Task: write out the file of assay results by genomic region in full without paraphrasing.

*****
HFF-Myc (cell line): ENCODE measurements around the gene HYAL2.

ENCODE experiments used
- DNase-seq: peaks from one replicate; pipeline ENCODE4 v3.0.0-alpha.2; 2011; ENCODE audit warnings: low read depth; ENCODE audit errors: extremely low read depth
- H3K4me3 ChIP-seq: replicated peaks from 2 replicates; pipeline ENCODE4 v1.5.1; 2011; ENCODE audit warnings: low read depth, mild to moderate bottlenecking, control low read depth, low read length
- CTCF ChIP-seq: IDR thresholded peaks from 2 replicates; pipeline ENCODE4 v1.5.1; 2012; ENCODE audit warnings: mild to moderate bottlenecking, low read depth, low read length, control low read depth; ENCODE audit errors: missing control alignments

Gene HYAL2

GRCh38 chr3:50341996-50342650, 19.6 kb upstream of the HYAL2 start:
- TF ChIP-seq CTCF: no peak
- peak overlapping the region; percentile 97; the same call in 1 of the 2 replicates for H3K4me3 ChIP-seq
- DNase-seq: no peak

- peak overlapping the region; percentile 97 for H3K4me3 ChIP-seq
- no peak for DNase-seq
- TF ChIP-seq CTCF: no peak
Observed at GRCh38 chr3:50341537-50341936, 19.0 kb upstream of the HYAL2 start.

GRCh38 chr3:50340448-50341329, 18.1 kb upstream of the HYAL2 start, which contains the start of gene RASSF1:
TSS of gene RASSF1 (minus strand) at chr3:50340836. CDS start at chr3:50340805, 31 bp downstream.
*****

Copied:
HFF-Myc (cell line): ENCODE measurements around the gene HYAL2.

ENCODE experiments used
- DNase-seq: peaks from one replicate; pipeline ENCODE4 v3.0.0-alpha.2; 2011; ENCODE audit warnings: low read depth; ENCODE audit errors: extremely low read depth
- H3K4me3 ChIP-seq: replicated peaks from 2 replicates; pipeline ENCODE4 v1.5.1; 2011; ENCODE audit warnings: low read depth, mild to moderate bottlenecking, control low read depth, low read length
- CTCF ChIP-seq: IDR thresholded peaks from 2 replicates; pipeline ENCODE4 v1.5.1; 2012; ENCODE audit warnings: mild to moderate bottlenecking, low read depth, low read length, control low read depth; ENCODE audit errors: missing control alignments

Gene HYAL2

GRCh38 chr3:50341996-50342650, 19.6 kb upstream of the HYAL2 start:
- TF ChIP-seq CTCF: no peak
- peak overlapping the region; percentile 97; the same call in 1 of the 2 replicates for H3K4me3 ChIP-seq
- DNase-seq: no peak

- peak overlapping the region; percentile 97 for H3K4me3 ChIP-seq
- no peak for DNase-seq
- TF ChIP-seq CTCF: no peak
Observed at GRCh38 chr3:50341537-50341936, 19.0 kb upstream of the HYAL2 start.

GRCh38 chr3:50340448-50341329, 18.1 kb upstream of the HYAL2 start, which contains the start of gene RASSF1:
TSS of gene RASSF1 (minus strand) at chr3:50340836. CDS start at chr3:50340805, 31 bp downstream.